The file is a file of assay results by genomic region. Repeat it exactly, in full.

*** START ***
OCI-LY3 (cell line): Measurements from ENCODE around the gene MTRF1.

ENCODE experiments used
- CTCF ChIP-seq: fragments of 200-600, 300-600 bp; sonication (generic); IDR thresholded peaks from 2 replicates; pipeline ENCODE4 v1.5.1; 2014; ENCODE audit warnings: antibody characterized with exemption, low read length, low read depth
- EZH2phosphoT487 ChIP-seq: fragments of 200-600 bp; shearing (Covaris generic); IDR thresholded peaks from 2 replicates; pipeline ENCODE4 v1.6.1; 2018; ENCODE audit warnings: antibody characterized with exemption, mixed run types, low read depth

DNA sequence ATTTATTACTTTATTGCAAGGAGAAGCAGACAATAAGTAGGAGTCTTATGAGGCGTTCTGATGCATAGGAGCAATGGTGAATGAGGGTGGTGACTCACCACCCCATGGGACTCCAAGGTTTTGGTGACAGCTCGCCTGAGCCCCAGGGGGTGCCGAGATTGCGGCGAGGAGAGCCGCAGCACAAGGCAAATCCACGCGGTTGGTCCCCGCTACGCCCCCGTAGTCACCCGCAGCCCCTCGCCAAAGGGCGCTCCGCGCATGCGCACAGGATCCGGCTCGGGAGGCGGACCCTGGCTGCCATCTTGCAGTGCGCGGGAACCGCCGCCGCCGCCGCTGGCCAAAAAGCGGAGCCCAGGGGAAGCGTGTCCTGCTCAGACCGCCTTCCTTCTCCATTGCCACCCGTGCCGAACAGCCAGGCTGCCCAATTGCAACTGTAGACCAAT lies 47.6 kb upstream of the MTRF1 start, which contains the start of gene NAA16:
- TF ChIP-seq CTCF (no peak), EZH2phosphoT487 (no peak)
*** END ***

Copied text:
OCI-LY3 (cell line): Measurements from ENCODE around the gene MTRF1.

ENCODE experiments used
- CTCF ChIP-seq: fragments of 200-600, 300-600 bp; sonication (generic); IDR thresholded peaks from 2 replicates; pipeline ENCODE4 v1.5.1; 2014; ENCODE audit warnings: antibody characterized with exemption, low read length, low read depth
- EZH2phosphoT487 ChIP-seq: fragments of 200-600 bp; shearing (Covaris generic); IDR thresholded peaks from 2 replicates; pipeline ENCODE4 v1.6.1; 2018; ENCODE audit warnings: antibody characterized with exemption, mixed run types, low read depth

DNA sequence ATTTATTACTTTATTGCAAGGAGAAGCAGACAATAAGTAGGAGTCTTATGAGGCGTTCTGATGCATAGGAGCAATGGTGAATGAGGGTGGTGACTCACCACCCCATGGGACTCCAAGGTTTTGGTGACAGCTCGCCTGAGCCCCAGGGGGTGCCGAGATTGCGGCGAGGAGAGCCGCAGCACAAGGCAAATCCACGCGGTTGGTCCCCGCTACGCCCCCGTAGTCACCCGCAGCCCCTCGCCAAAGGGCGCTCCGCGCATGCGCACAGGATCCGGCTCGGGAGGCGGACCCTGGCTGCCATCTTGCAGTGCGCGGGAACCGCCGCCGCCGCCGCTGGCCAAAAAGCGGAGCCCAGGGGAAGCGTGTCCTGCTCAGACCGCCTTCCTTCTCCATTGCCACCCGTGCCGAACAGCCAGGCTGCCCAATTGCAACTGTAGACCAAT lies 47.6 kb upstream of the MTRF1 start, which contains the start of gene NAA16:
- TF ChIP-seq CTCF (no peak), EZH2phosphoT487 (no peak)